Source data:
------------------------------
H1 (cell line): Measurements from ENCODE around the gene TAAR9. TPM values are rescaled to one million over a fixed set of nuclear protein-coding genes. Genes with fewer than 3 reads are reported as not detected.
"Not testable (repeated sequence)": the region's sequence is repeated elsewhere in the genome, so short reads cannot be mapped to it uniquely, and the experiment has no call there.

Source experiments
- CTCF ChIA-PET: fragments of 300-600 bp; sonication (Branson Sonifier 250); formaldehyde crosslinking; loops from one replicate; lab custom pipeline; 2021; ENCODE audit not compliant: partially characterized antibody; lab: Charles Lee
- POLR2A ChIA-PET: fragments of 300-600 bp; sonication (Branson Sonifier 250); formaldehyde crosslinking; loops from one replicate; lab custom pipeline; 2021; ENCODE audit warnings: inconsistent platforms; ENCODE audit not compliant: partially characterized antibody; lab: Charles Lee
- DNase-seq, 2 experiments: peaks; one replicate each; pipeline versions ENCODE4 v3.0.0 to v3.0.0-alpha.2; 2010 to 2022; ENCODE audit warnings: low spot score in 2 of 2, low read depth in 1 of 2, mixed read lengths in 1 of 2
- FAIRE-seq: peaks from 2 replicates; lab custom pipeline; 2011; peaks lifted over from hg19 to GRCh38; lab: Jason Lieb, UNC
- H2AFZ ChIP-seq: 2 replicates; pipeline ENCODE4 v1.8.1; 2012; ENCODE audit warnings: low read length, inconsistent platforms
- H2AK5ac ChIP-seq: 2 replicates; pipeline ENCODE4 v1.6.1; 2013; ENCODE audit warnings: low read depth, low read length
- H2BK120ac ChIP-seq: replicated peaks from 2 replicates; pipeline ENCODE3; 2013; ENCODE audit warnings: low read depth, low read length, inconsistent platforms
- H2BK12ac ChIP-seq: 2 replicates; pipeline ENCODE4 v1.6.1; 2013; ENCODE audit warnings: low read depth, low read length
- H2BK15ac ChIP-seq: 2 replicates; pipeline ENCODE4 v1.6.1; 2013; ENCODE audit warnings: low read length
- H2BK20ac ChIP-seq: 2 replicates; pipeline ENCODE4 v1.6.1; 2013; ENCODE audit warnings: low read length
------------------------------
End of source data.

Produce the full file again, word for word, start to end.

H1 (cell line): Measurements from ENCODE around the gene TAAR9. TPM values are rescaled to one million over a fixed set of nuclear protein-coding genes. Genes with fewer than 3 reads are reported as not detected.
"Not testable (repeated sequence)": the region's sequence is repeated elsewhere in the genome, so short reads cannot be mapped to it uniquely, and the experiment has no call there.

Source experiments
- CTCF ChIA-PET: fragments of 300-600 bp; sonication (Branson Sonifier 250); formaldehyde crosslinking; loops from one replicate; lab custom pipeline; 2021; ENCODE audit not compliant: partially characterized antibody; lab: Charles Lee
- POLR2A ChIA-PET: fragments of 300-600 bp; sonication (Branson Sonifier 250); formaldehyde crosslinking; loops from one replicate; lab custom pipeline; 2021; ENCODE audit warnings: inconsistent platforms; ENCODE audit not compliant: partially characterized antibody; lab: Charles Lee
- DNase-seq, 2 experiments: peaks; one replicate each; pipeline versions ENCODE4 v3.0.0 to v3.0.0-alpha.2; 2010 to 2022; ENCODE audit warnings: low spot score in 2 of 2, low read depth in 1 of 2, mixed read lengths in 1 of 2
- FAIRE-seq: peaks from 2 replicates; lab custom pipeline; 2011; peaks lifted over from hg19 to GRCh38; lab: Jason Lieb, UNC
- H2AFZ ChIP-seq: 2 replicates; pipeline ENCODE4 v1.8.1; 2012; ENCODE audit warnings: low read length, inconsistent platforms
- H2AK5ac ChIP-seq: 2 replicates; pipeline ENCODE4 v1.6.1; 2013; ENCODE audit warnings: low read depth, low read length
- H2BK120ac ChIP-seq: replicated peaks from 2 replicates; pipeline ENCODE3; 2013; ENCODE audit warnings: low read depth, low read length, inconsistent platforms
- H2BK12ac ChIP-seq: 2 replicates; pipeline ENCODE4 v1.6.1; 2013; ENCODE audit warnings: low read depth, low read length
- H2BK15ac ChIP-seq: 2 replicates; pipeline ENCODE4 v1.6.1; 2013; ENCODE audit warnings: low read length
- H2BK20ac ChIP-seq: 2 replicates; pipeline ENCODE4 v1.6.1; 2013; ENCODE audit warnings: low read length